Already, as may be seen by his letters to the Directory, he had laid his plans for the bartering away of the Queen of the Adriatic to Austria; and throughout the lengthy negotiations of the summer and early autumn of 1797 which he conducted with little interference from Paris, he adhered to his plan of gaining the fleet and the Ionian Isles; while the house of Habsburg was to acquire the city itself, together with all the mainland territories of the Republic as far west as the River Adige.
This tame acquiescence of the House of Habsburg in the reorganization of Germany seemed to set the seal on Napoleon's work.
The threat naturally did not tend to reassure statesmen at Vienna; and the tsar now resolved to prevent the total wreck of the European system by screening the House of Habsburg from the wrath of his ally.
Finally he agreed to join his ally if he (Napoleon) were attacked by the Habsburg power.
Encouraged by the sympathy of all patriotic Germans and the newly found energy of its own subjects, the House of Habsburg now began to prepare for war.
The House of Habsburg now ceded Salzburg and the Inn-Viertel to Napoleon (for his ally, the king of Bavaria); a great portion of the spoils which Austria had torn from Poland in 1795 went to the grand duchy of Warsaw, or Russia; and the cession of her provinces Carinthia, Carniola and Istria to the French empire cut her off from all access to the sea.
The Hungarian diet frantically opposed every Austrian alliance as endangering the national independence, but to any unprejudiced observer a union with the house of Habsburg, even with the contingent probability of a Habsburg king, was infinitely preferable to the condition into which Hungary, under native aristocratic misrule, was swiftly drifting.
To begin with, there can be no doubt that from 1558, when the German imperial crown was transferred from the Spanish to the Austrian branch of the Habsburg family, royal Hungary 1 was regarded by the emperors as an insignificant barrier province yielding far more trouble than profit.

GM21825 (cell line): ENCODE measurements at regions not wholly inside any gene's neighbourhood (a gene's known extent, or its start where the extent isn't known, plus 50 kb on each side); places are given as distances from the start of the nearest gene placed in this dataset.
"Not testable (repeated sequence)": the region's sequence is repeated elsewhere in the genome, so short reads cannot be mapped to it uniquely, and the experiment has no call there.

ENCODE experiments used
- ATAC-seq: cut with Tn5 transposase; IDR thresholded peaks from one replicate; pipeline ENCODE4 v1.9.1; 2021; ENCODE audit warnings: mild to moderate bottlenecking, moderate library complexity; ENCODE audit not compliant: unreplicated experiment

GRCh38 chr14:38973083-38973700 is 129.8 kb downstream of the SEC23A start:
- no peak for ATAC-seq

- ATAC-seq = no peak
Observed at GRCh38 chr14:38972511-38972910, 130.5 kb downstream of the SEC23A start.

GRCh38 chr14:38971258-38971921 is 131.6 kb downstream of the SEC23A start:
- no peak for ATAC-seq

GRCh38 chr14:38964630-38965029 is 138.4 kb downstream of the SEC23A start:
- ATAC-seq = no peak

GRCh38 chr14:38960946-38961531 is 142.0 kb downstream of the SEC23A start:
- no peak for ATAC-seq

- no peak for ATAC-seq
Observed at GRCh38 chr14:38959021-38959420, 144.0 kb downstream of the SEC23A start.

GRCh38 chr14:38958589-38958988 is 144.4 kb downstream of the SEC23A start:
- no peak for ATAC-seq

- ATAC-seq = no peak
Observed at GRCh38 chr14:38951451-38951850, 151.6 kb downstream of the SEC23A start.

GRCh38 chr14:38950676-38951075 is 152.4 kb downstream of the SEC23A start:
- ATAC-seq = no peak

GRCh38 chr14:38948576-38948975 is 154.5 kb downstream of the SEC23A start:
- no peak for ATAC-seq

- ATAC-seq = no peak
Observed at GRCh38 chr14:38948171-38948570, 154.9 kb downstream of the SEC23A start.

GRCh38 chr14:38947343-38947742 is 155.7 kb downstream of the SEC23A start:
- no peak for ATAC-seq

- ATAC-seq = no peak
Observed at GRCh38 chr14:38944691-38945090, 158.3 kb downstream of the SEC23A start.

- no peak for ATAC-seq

The Habsburg kings were as jealous of the political as of the religious liberties of their Hungarian subjects.
Throughout the latter part of the 17th and the beginning of the 18th century, the Hungarian gentry underwent a cruel discipline at the hands of their Habsburg kings.
To this weakened and terrorized assembly the emperorking explained that he had the right to treat Hungary as a conquered country, but that he was prepared to confirm its constitutional liberties under three conditions: the inaugural diploma was to be in the form signed by Ferdinand I., the crown was to be declared hereditary in the house of Habsburg, and the 31st clause of the Golden Bull, authorizing armed resistance to unconstitutional acts of the sovereign, was to be abrogated.
By the laws of 1723, which gave effect to the resolution of the diet in favour of accepting the principle of female succession, the Habsburg king entered into a fresh contract with his Hungarian subjects, a contract which remained the basis of the relations of the crown and nation until 1848.
On the one hand it was declared that the kingdom of Hungary was an integral part of the Habsburg dominions and inseparable from these so long as a male or female heir of the kings Charles, Joseph and Leopold should be found to succeed to them.
Moreover, in the event of the failure of a Habsburg heir, the diet reserved the right to revive the " ancient, approved and accepted custom and prerogative of the estates and orders in the matter of the election and coronation of their king."
For the next quarter of a century he, as the champion of legitimacy,was fighting the Revolution on countless battle-fields, and the fearful struggle only bound the Magyar nation closer to the Habsburg dynasty.
The succession to the throne is hereditary in the order of primogeniture in the male line of the house of Habsburg-Lorraine; and failing this, in the female line.
This famous charter, which was amplified, under the influence of the clergy, in 1231, when its articles were placed under the guardianship of the archbishop of Esztergom (who was authorized to punish their violation by the king with excommunication), is generally regarded as the foundation of Hungarian constitutional liberty, though like Magna Carta it purported only to confirm immemorial rights; and as such it was expressly ratified as a whole in the coronation oaths of all the Habsburg kings from Ferdinand to Leopold I.